This is non-fiction. It is about a big-game hunting safari taken by Ernest Hemingway and his second wife Pauline Marie Pfeiffer in December 1933. They traveled to East Africa. Aided by native trackers, they hunted buffalo, rhinoceros, kudu and sable antelope. These were the big attractions of the hunt. More important still was who of the hunters would achieve the biggest kill. In my eyes, the competition between the men was extremely childish, the hunt itself gruesome and revolting. The book is This is non-fiction. It is about a big-game hunting safari taken by Ernest Hemingway and his second wife Pauline Marie Pfeiffer in December 1933. They traveled to East Africa. Aided by native trackers, they hunted buffalo, rhinoceros, kudu and sable antelope. These were the big attractions of the hunt. More important still was who of the hunters would achieve the biggest kill. In my eyes, the competition between the men was extremely childish, the hunt itself gruesome and revolting. The book is composed of four parts: "Pursuit and Conversation", "Pursuit Remembered", "Pursuit and Failure", and "Pursuit as Happiness". In the first and second parts, Hemingway expresses his personal views on a number of American and European authors. He refers to Mark Twain, Stephen Crane, Sinclair Lewis, James Joyce, Rainer Maria Rilke, Leo Tolstoy, Gustave Flaubert and Fyodor Dostoevsky for example. He speaks of which of their works HE admires most, but there is not deep analysis of any of the writers. This did add a speck of interest, but I do not see why it is found here in this book on African hunting! The second part has a flashback to earlier hunting in the Rift Valley of Tanzania. The third part—look at its title: “Pursuit and Failure”. It is full of grumbling, complaining and whining. Men behaving as small boys. The fourth part gets a bit better. The “little boy”s became less sour when they manage to kill more animals. Hemingway waxes lyrical when with a possibility of success, he describes virgin forests and lands of pristine beauty. He has the eyes to see the nobility, the beauty and the intelligence of the Maasai people. Unfortunately then he reverts to the hunt, to the tracking of blood trails and gruesome slaughter and skinning of his prey…..and again his fixation on who got the biggest and the best kill. I am generous when I give this two stars; most of it I did not like at all. Parts not disgusting or childish were instead boring. This could have been so much better had Hemingway stopped pouting and observed with open eyes the landscape around him and its people. The audiobook is narrated by Josh Lucas. It was OK. At times, particularly in the beginning, he speaks so softly, mumbling, making it difficult to properly hear what is said. It does improve. I have no idea if the African words were properly pronounced, but clearly, he loved the swearing in Hemingway’s text. Hemingway speaks to us in the first person. The intonation used is not how I imagine Hemingway sounded. I usually enjoy Hemingway’s prose style, but there are only a few such lines here.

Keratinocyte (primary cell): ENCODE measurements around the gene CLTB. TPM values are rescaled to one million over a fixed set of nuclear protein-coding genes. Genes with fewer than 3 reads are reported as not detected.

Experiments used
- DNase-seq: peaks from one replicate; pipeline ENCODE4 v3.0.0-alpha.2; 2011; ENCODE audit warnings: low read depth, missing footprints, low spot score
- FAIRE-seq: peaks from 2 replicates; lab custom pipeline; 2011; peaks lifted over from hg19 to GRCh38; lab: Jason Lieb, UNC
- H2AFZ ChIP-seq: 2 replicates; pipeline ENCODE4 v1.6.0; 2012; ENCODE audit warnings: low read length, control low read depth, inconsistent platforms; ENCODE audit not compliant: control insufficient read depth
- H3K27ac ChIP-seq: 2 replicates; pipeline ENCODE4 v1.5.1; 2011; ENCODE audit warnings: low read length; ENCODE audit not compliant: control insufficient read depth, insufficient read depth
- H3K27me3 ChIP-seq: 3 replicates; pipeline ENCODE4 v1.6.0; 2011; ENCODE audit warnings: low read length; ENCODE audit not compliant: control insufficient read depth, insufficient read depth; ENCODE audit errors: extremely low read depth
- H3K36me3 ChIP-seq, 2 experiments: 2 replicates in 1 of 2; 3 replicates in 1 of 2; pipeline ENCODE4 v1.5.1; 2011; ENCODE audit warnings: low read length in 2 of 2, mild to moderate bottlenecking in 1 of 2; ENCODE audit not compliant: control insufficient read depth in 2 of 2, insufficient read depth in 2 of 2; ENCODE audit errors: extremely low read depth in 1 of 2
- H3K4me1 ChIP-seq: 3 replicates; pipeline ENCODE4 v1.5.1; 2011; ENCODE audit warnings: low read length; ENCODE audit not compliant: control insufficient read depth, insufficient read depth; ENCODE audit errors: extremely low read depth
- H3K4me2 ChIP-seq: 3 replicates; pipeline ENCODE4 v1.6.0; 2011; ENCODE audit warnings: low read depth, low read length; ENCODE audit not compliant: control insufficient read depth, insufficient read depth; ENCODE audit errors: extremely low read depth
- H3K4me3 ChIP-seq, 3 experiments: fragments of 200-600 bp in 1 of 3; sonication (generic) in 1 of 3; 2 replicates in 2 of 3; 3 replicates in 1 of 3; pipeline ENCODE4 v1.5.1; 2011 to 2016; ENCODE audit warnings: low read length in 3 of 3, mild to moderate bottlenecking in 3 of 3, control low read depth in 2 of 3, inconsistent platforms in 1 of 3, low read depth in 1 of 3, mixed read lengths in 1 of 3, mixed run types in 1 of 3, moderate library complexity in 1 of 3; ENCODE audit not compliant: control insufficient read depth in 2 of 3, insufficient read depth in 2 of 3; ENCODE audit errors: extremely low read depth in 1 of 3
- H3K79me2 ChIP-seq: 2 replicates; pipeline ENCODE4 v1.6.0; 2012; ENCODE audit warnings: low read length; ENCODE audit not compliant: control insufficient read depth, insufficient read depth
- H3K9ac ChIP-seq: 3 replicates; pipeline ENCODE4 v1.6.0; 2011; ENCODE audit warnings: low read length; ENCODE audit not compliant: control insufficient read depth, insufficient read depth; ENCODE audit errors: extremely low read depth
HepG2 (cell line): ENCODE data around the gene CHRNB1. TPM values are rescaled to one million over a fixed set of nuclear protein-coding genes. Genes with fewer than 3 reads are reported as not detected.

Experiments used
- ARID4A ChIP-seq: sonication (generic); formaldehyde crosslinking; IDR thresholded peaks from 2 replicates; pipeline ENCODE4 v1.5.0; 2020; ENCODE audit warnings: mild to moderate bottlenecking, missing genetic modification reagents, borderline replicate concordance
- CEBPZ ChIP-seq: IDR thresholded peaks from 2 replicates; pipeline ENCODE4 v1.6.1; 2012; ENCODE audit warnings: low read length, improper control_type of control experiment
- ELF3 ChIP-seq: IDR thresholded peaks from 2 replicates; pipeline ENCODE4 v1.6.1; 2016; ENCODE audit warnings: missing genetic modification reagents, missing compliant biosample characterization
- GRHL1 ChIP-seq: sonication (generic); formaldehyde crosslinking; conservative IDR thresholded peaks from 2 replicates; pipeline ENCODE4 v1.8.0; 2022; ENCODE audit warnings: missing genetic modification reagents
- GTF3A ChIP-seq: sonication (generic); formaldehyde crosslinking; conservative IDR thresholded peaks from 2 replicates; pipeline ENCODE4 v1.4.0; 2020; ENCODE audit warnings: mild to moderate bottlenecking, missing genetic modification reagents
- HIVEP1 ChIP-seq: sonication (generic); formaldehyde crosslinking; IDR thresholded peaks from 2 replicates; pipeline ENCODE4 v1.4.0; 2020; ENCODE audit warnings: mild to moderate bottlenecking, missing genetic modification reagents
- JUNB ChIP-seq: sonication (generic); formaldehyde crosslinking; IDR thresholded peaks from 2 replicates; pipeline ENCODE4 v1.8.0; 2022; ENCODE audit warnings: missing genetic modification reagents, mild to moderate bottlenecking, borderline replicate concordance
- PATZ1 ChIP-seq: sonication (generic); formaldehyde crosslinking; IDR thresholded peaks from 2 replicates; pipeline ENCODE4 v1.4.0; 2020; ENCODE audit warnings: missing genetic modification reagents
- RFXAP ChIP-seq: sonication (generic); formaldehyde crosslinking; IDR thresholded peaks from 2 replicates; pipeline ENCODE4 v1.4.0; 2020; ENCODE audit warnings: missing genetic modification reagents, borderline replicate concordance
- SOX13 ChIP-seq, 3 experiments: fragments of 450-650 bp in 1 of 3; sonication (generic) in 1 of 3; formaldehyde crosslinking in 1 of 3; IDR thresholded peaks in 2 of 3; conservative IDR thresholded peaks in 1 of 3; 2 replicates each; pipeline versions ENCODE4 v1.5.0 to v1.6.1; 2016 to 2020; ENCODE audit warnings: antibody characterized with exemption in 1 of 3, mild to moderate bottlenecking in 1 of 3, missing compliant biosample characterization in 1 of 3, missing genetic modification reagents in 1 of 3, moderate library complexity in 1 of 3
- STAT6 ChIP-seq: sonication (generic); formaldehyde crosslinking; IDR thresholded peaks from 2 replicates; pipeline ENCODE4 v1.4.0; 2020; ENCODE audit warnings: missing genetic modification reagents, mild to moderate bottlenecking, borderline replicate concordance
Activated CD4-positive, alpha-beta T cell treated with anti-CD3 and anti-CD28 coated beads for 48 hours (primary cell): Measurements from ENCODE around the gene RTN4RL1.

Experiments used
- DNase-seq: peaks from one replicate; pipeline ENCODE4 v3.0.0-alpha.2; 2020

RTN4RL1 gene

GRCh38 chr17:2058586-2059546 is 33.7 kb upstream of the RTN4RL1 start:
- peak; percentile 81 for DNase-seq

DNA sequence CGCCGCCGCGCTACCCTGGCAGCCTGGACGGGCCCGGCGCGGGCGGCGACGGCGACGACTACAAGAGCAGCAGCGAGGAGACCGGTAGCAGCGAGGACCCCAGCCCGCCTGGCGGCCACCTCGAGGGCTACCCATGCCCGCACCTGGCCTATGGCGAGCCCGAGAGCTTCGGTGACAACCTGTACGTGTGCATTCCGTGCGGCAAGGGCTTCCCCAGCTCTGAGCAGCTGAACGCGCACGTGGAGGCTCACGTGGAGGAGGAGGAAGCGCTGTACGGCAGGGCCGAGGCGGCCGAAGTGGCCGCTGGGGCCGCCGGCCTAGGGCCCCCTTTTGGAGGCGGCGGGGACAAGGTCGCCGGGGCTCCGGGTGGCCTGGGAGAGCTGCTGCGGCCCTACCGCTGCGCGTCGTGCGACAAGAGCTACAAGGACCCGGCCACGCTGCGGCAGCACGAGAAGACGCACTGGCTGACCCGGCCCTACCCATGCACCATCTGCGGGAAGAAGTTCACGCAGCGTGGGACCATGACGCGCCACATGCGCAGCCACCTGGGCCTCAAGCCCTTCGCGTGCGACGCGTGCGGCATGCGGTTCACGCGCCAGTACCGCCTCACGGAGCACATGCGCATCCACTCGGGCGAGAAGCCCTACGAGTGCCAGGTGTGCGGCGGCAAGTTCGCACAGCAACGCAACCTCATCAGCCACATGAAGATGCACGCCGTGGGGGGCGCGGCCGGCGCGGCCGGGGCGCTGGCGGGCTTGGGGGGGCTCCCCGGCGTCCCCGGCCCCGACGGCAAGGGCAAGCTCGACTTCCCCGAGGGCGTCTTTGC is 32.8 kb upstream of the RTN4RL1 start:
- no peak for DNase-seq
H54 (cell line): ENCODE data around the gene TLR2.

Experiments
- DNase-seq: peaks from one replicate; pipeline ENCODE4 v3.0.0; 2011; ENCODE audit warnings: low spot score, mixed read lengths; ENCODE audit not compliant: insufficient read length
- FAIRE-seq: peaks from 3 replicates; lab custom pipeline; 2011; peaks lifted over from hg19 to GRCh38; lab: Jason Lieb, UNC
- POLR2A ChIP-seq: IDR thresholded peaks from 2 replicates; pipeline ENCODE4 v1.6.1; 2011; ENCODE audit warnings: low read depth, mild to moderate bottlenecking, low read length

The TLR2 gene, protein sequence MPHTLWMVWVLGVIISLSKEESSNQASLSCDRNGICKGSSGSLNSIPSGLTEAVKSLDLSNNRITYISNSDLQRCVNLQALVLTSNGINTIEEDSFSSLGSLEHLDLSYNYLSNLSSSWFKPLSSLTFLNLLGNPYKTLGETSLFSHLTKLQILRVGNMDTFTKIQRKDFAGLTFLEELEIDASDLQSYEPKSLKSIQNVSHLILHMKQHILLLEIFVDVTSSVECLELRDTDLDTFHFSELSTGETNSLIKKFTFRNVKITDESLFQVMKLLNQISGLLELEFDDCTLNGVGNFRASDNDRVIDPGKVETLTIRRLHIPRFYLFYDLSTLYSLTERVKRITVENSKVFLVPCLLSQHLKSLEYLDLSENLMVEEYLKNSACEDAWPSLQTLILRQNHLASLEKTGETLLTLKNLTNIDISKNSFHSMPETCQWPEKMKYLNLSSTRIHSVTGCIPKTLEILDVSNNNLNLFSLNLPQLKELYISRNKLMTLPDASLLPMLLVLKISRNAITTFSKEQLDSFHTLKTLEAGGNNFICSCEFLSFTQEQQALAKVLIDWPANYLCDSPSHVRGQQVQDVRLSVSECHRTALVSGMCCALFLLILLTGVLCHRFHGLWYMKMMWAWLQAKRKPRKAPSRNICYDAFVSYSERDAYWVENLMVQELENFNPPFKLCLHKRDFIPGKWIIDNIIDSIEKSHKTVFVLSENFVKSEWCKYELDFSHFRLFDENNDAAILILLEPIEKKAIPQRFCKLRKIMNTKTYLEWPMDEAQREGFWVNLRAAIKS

5. 4 out of 5